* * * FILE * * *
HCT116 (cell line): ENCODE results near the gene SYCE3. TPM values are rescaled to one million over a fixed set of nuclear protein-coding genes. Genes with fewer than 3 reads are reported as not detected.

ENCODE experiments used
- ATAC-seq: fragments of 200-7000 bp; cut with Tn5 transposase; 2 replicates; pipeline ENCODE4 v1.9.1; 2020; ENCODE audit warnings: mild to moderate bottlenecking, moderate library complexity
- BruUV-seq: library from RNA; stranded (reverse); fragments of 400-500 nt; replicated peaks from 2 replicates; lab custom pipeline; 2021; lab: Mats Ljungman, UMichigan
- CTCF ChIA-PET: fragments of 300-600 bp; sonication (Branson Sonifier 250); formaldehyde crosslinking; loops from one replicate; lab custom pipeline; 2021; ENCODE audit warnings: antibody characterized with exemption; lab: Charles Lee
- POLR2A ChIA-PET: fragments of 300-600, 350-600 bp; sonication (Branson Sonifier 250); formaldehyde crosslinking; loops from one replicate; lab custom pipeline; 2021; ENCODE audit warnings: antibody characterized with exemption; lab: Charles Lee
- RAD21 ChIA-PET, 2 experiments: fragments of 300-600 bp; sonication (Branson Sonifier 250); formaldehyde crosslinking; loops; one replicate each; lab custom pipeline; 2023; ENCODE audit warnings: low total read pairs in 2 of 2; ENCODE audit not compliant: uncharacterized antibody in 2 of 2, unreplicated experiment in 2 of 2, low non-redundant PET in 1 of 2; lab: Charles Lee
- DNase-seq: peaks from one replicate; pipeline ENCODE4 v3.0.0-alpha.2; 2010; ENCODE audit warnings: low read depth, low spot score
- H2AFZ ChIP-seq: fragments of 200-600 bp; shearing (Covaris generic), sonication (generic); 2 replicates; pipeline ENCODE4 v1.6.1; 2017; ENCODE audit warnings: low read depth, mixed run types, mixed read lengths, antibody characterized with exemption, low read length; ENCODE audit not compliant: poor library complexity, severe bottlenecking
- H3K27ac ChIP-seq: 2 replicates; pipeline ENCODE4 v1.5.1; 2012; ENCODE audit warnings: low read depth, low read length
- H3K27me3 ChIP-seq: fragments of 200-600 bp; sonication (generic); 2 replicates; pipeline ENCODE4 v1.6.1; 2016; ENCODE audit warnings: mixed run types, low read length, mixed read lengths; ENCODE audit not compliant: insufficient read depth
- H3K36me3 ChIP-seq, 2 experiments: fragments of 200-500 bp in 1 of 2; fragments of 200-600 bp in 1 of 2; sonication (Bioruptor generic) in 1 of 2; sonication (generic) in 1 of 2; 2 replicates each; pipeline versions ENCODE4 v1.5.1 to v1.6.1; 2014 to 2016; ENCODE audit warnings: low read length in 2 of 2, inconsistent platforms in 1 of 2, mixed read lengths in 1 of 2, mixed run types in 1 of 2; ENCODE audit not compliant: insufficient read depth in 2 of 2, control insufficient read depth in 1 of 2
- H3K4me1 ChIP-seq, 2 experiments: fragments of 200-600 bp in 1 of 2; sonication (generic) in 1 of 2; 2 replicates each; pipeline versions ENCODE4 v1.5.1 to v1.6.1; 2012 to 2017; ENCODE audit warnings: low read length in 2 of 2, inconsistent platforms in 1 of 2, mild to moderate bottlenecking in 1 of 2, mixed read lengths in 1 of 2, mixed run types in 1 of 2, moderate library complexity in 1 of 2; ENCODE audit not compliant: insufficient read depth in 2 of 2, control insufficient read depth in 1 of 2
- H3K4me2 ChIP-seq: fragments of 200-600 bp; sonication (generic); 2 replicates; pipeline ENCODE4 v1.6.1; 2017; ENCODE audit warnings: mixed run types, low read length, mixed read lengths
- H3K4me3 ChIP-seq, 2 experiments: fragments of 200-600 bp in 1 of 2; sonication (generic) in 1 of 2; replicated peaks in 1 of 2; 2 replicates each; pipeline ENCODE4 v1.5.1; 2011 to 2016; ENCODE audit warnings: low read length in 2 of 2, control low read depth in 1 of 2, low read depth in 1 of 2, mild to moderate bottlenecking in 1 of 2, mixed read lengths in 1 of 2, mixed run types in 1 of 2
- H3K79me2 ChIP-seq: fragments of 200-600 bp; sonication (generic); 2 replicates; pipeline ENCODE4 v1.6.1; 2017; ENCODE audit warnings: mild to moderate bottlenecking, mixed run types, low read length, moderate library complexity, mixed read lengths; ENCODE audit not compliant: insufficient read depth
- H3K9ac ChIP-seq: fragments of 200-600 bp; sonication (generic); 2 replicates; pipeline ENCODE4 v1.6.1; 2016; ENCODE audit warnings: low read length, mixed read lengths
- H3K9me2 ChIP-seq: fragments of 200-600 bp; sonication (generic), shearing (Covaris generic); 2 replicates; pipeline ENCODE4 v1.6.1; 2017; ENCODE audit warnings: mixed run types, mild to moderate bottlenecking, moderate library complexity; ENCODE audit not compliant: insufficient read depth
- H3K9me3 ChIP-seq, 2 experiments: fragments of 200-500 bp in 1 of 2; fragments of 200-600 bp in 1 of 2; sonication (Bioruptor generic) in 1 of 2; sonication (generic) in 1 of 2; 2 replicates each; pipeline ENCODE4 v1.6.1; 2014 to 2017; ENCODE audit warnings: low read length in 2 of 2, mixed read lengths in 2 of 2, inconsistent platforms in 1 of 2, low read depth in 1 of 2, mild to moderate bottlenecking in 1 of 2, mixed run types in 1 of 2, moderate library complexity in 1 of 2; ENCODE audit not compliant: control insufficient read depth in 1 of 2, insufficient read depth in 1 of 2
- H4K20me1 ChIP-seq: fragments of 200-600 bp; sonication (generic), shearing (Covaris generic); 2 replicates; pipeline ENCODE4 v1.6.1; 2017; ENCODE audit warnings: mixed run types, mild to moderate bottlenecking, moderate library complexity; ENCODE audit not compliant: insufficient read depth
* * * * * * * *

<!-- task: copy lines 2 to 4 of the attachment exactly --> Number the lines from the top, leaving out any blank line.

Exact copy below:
ENCODE experiments used
- ATAC-seq: fragments of 200-7000 bp; cut with Tn5 transposase; 2 replicates; pipeline ENCODE4 v1.9.1; 2020; ENCODE audit warnings: mild to moderate bottlenecking, moderate library complexity
- BruUV-seq: library from RNA; stranded (reverse); fragments of 400-500 nt; replicated peaks from 2 replicates; lab custom pipeline; 2021; lab: Mats Ljungman, UMichigan